With this view on leadership, it is not surprising that Ocampo mirrors it in his personal life as well. The partnership and relationships made in the Army can often evolve into lasting friendships.
Friends and funds
“Most of my friends I know because of the Army,” said Ocampo, who was born in Torrence, California, and after elementary school moved to the Philippines where he attended high school and college. Not long after college, he joined the Army, to which he attributes most of his closest friends he calls family.
The balance of his life has been in service to the United States, and over the two decades of service, he’s developed strong relationships with his friends – all thanks to the Army, he said. In fact, Ocampo has a difficult time trying to think of any close friends who he knows that are not due to the Army. Herr sees how Ocampo builds such strong relationships. His attentive and empathetic leadership style does not stop at the office door.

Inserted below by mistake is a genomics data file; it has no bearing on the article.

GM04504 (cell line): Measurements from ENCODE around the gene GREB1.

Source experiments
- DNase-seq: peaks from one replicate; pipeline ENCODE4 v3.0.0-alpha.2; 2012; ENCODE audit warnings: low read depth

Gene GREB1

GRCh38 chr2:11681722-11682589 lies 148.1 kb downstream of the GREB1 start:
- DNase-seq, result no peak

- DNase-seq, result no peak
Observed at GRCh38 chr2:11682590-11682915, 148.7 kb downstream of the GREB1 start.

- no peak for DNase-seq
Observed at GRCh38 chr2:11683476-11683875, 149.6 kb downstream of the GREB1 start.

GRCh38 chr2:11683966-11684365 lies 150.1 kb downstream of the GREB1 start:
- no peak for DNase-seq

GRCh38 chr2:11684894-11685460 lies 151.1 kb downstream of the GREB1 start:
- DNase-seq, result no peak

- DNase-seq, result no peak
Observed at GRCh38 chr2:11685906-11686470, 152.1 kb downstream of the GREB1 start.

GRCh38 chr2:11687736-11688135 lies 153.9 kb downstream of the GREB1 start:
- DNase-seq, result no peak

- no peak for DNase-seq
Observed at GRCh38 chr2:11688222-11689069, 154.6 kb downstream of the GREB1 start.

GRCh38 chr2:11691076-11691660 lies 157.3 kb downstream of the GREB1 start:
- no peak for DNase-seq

"I would follow him anywhere.”
“He does not look at the Army as an occupation; he looks at the Army as his family, and those he meets view him in kind,” said Herr. “The value of the relationships made through service cannot be under-valued. When he gives you his 100 percent, you feel it. I would follow him anywhere.”
It is apparent such relationships are close and enduring, as Ocampo will often forget his friends are not actually blood relatives, rather they are so close that they believe they are. Ocampo said he would do anything, including give his life for his friends. He is even the godparent to many of his friends’ children.
The closer friends Ocampo met because of the Army are not necessarily in the Army, but that does not stop him from trying. At a recent dinner, he transformed into an Army recruiter.